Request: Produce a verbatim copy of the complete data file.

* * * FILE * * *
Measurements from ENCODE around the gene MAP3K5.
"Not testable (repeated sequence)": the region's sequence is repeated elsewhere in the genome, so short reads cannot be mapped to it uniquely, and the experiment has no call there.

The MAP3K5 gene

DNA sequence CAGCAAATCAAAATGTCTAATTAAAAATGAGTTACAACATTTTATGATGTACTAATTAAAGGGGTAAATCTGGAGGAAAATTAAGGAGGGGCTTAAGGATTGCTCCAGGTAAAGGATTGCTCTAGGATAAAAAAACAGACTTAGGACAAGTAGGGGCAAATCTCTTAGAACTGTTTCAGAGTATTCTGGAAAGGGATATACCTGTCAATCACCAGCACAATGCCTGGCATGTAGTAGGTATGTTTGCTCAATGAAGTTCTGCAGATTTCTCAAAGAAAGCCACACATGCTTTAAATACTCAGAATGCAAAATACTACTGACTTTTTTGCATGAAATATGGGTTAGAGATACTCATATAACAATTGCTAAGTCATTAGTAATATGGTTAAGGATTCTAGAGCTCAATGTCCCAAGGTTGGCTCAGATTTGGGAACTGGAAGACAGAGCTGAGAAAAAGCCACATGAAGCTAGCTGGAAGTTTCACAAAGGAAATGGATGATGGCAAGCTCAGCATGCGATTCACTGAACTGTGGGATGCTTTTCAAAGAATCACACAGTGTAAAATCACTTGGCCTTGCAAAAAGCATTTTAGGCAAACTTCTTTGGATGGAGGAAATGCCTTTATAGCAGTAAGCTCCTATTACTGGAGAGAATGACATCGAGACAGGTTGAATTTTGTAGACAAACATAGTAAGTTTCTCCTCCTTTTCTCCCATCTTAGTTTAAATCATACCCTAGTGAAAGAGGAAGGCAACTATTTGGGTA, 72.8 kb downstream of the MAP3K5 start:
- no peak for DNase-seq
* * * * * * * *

Measurements from ENCODE around the gene MAP3K5.
"Not testable (repeated sequence)": the region's sequence is repeated elsewhere in the genome, so short reads cannot be mapped to it uniquely, and the experiment has no call there.

The MAP3K5 gene

DNA sequence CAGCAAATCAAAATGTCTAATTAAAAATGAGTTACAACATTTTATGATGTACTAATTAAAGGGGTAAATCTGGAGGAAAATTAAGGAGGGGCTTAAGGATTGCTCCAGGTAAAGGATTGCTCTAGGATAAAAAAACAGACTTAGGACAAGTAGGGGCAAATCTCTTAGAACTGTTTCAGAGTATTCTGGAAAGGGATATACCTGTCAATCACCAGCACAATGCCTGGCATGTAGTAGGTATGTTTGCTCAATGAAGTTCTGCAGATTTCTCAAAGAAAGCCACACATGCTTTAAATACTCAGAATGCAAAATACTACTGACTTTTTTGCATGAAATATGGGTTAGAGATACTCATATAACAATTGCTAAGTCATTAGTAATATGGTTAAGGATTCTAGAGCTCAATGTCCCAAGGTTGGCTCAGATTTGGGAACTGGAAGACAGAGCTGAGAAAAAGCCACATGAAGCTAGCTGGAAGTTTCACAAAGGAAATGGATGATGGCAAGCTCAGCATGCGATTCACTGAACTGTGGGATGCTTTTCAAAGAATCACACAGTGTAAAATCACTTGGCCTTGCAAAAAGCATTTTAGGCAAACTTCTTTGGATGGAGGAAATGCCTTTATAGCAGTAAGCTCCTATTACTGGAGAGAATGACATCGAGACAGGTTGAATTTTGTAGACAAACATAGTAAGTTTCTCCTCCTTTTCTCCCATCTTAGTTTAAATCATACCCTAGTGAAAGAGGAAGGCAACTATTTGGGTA, 72.8 kb downstream of the MAP3K5 start:
- no peak for DNase-seq